Sunday, June 16, 2019


A LEADING archaeology professor has claimed the Stonehenge tunnel plans will mean the loss of "over half a million" prehistoric artifacts within the World Heritage Site, should plans go ahead. Professor Mike Parker Pearson, who is professor of British Prehistory at University College London, was talking at the A303 National Infrastructure Planning hearing in Salisbury City Hall. He claims these artifacts "would be bulldozed without record or recovery by the proposed strategy", adding "this is an unacceptable level of damage to the resources and loss of information about Stonehenge's prehistoric past".

Professor Pearson would like to see 100 per cent sampling of the area that is due to be affected by the project, which he estimates would take 300 archaeologists at least two summers to complete, as accommodations would have to be made for the weather. He adds that "for more than 10 years, archaeologists researching within the World Heritage Site have recovered finds by 100 per cent retrieval by hand-digging, and the same should be happening with this site."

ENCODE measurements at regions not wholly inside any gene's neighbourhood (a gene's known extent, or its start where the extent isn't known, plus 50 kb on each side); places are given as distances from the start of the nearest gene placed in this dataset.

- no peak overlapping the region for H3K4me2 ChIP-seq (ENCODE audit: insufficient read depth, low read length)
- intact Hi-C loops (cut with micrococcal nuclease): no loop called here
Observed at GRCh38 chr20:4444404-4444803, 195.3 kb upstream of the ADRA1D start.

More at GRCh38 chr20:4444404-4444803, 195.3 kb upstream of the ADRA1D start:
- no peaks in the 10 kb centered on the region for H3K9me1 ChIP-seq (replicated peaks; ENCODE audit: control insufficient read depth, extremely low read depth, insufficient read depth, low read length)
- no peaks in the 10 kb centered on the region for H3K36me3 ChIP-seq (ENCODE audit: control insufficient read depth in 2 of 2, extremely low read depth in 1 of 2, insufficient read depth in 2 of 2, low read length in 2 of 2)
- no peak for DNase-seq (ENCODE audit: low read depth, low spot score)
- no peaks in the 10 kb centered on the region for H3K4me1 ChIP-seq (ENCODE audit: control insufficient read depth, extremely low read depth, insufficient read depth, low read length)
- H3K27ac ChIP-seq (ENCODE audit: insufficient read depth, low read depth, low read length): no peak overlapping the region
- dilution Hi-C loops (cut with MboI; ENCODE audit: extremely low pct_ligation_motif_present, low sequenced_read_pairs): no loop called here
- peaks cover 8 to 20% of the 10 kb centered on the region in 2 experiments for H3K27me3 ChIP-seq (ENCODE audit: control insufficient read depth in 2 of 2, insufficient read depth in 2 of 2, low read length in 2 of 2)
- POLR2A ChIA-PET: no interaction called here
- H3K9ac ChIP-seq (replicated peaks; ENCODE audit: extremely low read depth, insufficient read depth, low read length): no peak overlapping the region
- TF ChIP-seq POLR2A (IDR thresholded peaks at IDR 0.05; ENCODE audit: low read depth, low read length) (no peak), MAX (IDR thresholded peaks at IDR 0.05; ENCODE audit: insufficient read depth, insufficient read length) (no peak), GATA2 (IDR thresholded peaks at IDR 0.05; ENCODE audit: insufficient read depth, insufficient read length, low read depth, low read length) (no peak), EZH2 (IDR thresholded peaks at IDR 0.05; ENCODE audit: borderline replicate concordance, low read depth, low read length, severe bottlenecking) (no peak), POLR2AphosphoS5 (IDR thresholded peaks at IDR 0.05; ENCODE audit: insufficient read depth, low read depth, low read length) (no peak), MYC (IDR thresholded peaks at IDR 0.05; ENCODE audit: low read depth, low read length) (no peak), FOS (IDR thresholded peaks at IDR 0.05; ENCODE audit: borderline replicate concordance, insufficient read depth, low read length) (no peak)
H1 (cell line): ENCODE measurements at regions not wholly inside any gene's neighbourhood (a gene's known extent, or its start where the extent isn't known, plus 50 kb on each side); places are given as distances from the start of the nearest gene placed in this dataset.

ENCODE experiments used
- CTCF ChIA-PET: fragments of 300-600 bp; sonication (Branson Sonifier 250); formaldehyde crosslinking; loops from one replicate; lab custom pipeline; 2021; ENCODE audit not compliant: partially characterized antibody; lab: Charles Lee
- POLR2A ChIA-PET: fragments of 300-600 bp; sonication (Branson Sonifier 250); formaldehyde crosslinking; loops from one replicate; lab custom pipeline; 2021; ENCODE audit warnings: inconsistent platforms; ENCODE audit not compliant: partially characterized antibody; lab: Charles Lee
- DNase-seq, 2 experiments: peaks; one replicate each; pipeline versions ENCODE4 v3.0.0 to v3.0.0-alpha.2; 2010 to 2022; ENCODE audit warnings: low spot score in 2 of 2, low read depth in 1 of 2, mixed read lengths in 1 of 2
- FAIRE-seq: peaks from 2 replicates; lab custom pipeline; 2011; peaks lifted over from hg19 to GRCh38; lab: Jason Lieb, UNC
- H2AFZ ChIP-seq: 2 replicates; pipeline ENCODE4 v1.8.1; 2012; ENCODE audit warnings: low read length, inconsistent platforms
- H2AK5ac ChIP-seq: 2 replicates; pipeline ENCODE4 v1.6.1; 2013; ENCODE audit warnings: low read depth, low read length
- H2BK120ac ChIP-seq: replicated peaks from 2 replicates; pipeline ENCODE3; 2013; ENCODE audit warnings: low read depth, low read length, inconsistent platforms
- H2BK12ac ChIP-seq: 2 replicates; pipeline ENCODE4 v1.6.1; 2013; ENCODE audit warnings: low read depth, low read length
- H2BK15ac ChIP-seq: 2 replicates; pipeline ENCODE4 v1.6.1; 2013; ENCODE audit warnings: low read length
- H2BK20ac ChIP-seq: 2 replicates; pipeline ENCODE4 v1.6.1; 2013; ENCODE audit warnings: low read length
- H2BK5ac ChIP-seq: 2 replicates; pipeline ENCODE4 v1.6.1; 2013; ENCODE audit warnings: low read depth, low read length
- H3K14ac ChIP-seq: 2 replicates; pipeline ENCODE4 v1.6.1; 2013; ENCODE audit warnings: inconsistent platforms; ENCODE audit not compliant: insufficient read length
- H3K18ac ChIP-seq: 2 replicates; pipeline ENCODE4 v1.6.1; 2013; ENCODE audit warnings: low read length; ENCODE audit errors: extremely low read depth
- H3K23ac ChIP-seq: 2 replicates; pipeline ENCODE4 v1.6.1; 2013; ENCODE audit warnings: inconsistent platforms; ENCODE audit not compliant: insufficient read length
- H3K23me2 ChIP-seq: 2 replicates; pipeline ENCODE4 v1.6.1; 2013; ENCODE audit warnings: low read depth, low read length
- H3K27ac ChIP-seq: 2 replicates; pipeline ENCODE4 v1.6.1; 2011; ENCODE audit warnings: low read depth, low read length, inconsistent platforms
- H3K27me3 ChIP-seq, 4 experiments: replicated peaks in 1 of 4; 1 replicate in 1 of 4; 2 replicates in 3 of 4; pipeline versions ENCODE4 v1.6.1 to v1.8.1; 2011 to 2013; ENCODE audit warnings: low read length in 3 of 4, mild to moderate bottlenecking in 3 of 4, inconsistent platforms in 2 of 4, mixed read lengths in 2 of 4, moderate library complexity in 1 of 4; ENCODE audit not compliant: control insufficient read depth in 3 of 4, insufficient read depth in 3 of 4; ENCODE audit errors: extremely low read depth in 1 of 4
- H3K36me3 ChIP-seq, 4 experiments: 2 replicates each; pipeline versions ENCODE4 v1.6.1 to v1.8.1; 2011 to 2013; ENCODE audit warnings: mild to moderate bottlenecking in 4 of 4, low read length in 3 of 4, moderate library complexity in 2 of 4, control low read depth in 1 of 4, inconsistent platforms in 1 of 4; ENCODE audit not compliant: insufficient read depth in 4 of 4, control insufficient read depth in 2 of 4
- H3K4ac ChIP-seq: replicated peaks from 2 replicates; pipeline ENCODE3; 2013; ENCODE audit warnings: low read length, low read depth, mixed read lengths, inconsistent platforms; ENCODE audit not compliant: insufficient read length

He claims the Detailed Archaeological Mitigation Strategy (DAMS) proposed by Highways England would not allow for this to happen. This comes after Victoria Hutton, Counsel representing the consortium of 22 archaeologists, said that harm to the World Heritage Site would breach the World Heritage Convention 1972.

In response, Highways England claimed Professor Pearson was just putting forward "unclaimed theories", which would need to be tested further before given full consideration. Jim Hunter from Highways England added: “We’ve done a huge amount of work in advance of this scheme, more than has been done for any other road scheme in this country.

The hearing continues.


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